Delight yourself in the LORD, and he will give you the desires of your heart (Psalm 37:4).

Rejoice in the Lord always; again I will say, Rejoice (Philippians 4:4).

What this means is that these qualities of beauty inherent in God’s nature and character are worthy of pleasure; they must be delighted in. Failure to delight in God for his inherent excellence is tantamount to sin. Another way of saying it is this: it is not pleasure in God that makes him beautiful. It is objective qualities of beauty that require pleasure. These qualities in God are absolute standards of beauty.

In Scripture, this necessity to delight in God because of his intrinsic worth is called glorifying God or praising God. To glorify or praise God is to find joy in him because of qualities in his nature that are worthy of such delight.

The Beauty of Creation

The beauty of God then extends to his creation. In Genesis 1 God calls his creation “good” (Genesis 1:4, 10, 12, 18, 21, and 25), a word that has implications of beauty. Creation puts on display of the beauty of God:

The heavens declare the glory of God, and the sky above proclaims his handiwork (Psalm 19:1).

What God created may be considered beautiful because it reflects and displays his beauty. In other words, the same qualities that make God beautiful are those standards by which his creation may be considered beautiful.

Further, God calls certain man-made creations “beautiful,” as well. For example, God commands Israel to build his Tabernacle (and later, the Temple) to display beauty. In prescribing how he wants the priestly garments made, God says,

For Aaron’s sons you shall make coats and sashes and caps. You shall make them for glory and beauty (Exodus 28:40).

So even men can create things that are beautiful. Again, these human creations may be considered beautiful inasmuch as they possess qualities that reflect the beautiful qualities of God.

This is all important as we seek to discover whether absolute standards of beauty exist. The notion that “beauty is in the eye of the beholder” flows from a kind of thinking that says, “Whatever I find pleasurable is beautiful to me.”

Yet as we have seen from the beauty of God, something does not become beautiful simply because someone delights in it. Something is beautiful because of its qualities whether or not people find it pleasurable. A sunset is beautiful whether or not someone acknowledges the fact. And it is therefore possible to delight in something and think it is beautiful when it is in fact not beautiful.

Absolute standards of beauty exist, and they are found in the very nature of God.

Qualities of Beauty

What, then, are these qualities intrinsic to the nature of God that serve as the absolute standards of beauty? We can find such qualities from three sources.

First, we can discern qualities of God’s beauty from descriptions of his nature. Divine attributes such as holiness, purity, reason, harmony, order, balance, goodness, majesty, splendor, righteousness, and loveliness provide the qualities that we should delight in and emulate. Second, since God’s own handiwork displays his beauty, we may look to qualities within creation to determine standards of beauty. Romans 1:20 tells us that God’s invisible attributes, such as his attribute of beauty, may be perceived in creation. Third, since God calls certain man-made creations beautiful in Scripture, we may use them as models for what is beautiful.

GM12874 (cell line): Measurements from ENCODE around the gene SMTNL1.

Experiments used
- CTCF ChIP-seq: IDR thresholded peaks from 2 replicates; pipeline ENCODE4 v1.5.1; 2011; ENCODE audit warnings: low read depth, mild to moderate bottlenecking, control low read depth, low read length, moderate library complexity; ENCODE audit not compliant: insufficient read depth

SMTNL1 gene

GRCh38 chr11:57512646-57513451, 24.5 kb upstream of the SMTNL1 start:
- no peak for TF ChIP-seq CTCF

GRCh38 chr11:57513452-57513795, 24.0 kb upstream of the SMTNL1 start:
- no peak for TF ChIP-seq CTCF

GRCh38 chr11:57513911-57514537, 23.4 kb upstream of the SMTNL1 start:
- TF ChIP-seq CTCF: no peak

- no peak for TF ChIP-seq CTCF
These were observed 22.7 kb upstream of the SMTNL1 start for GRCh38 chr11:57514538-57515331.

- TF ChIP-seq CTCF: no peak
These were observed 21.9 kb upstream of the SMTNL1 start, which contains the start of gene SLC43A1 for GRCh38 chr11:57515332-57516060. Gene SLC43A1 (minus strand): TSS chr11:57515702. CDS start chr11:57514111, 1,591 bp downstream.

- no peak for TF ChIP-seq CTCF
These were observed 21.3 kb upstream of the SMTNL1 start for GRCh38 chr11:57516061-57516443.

When considering both God’s beautiful creative works and the works of man to which God ascribes beauty, theologians have long categorized absolute standards of beauty into three groupings: (1) order, (2) proportion, and (3) radiance.

The Marring of Beauty

If not for the presence of sin, all creation would still be beautiful, and by extension all creations of man would also be beautiful. Yet sin subjected creation to futility (Romans 8:20), and thus sin brought ugliness into the world. Because of sin we now have dis-order, dis-proportion, and dullness. Just as something is beautiful when it rightly reflects the qualities of God that make him beautiful, so something is ugly when it possesses qualities contrary to the nature of God. The presence of sin in our own hearts (Jeremiah 17:9) is the reason we cannot simply trust ourselves to determine what is beautiful. We must look to absolute standards outside ourselves. Sin is also the reason we must carefully judge all man-made creations, including music.

Remembering that the idea of beauty is encapsulated in the biblical concept of “glory,” we can see the relationship between sin and ugliness in passages like Romans 3:23: “For all have sinned and fall short of the glory of God.” To fall short of God’s glory is to fail in delighting in God as we should.

There are two primary ways that we can fail to bring God glory in this area. First, when we delight in something to a more fundamental degree than we delight in God, we fall short of his glory. Glorifying God is delighting in his unique excellencies. To take delight in something else to the same or greater degree is sin. Likewise, when we fail to take delight in God at all for his unique qualities, we fall short of his glory. God described this kind of sin when he said through Jeremiah,

For my people have committed two evils: they have forsaken me, the fountain of living waters, and hewed out cisterns for themselves, broken cisterns that can hold no water (Jeremiah 2:13).

Second, when we delight in something that possesses qualities contrary to the nature of God, we also fail to bring God glory. To call something beautiful that is not is to contradict the beauty of God himself.